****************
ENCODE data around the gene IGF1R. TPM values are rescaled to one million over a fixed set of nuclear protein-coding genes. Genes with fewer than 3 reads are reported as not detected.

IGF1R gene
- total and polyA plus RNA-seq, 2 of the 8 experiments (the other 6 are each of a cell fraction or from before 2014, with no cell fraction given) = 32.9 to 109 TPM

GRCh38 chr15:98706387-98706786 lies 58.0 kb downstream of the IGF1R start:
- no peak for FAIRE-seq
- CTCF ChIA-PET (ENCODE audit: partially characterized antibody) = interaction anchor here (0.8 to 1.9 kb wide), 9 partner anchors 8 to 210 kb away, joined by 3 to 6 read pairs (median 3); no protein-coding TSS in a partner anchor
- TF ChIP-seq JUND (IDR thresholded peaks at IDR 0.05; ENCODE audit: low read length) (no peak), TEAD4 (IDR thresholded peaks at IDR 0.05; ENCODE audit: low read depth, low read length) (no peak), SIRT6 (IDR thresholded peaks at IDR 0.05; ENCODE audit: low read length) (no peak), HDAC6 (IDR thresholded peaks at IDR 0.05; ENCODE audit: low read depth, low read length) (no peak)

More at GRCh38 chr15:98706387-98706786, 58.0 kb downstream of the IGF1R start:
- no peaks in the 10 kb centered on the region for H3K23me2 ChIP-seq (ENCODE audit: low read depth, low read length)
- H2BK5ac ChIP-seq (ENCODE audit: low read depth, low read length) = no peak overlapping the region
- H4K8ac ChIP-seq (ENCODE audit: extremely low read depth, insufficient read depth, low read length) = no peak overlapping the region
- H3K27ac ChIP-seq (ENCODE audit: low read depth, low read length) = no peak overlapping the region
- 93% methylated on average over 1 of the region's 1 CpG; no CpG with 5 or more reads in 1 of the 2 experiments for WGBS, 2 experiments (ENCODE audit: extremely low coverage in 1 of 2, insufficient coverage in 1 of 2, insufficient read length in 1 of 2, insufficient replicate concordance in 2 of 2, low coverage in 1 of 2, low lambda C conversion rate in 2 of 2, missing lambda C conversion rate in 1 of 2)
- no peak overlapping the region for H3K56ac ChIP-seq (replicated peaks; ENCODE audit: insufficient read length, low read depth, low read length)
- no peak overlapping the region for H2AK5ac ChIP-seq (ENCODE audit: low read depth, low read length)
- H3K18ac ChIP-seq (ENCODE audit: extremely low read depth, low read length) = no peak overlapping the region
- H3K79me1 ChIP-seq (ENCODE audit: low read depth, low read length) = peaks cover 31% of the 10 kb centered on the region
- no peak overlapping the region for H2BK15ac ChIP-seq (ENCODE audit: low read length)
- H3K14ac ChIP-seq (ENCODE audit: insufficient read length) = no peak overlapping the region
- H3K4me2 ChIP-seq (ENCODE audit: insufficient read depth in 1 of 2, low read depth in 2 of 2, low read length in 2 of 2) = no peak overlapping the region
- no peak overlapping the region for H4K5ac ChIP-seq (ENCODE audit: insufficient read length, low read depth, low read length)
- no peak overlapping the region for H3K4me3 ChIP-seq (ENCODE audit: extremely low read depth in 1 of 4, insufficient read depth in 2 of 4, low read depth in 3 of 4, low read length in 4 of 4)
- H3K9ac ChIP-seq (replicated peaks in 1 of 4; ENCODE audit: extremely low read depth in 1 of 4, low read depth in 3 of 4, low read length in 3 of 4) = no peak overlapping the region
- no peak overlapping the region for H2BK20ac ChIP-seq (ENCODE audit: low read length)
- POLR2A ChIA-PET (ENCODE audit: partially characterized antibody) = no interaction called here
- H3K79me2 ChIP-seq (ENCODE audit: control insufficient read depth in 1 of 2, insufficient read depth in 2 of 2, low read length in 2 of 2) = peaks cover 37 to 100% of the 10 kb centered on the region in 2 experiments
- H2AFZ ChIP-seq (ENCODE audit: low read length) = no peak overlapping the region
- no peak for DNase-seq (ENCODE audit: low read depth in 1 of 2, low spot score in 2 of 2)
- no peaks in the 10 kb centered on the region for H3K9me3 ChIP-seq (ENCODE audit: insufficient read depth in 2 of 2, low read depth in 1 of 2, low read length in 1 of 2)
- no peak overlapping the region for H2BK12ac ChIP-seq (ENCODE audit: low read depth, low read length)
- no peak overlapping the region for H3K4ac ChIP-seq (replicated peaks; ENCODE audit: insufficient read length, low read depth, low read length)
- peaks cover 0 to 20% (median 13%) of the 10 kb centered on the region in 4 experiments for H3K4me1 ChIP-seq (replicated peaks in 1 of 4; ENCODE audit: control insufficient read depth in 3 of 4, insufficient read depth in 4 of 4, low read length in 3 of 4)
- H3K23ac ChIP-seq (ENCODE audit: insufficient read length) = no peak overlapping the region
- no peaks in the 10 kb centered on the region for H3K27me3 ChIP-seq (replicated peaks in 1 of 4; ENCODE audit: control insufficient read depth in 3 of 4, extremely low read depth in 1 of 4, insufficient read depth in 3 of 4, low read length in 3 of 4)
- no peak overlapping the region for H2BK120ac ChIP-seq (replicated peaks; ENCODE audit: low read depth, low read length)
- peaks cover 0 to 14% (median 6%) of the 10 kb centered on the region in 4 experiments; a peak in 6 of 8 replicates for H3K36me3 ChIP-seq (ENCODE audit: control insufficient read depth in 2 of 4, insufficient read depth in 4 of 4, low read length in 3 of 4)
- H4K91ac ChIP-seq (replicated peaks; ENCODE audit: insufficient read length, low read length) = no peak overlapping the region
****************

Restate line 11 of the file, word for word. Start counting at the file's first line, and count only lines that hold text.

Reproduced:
- H4K8ac ChIP-seq (ENCODE audit: extremely low read depth, insufficient read depth, low read length) = no peak overlapping the region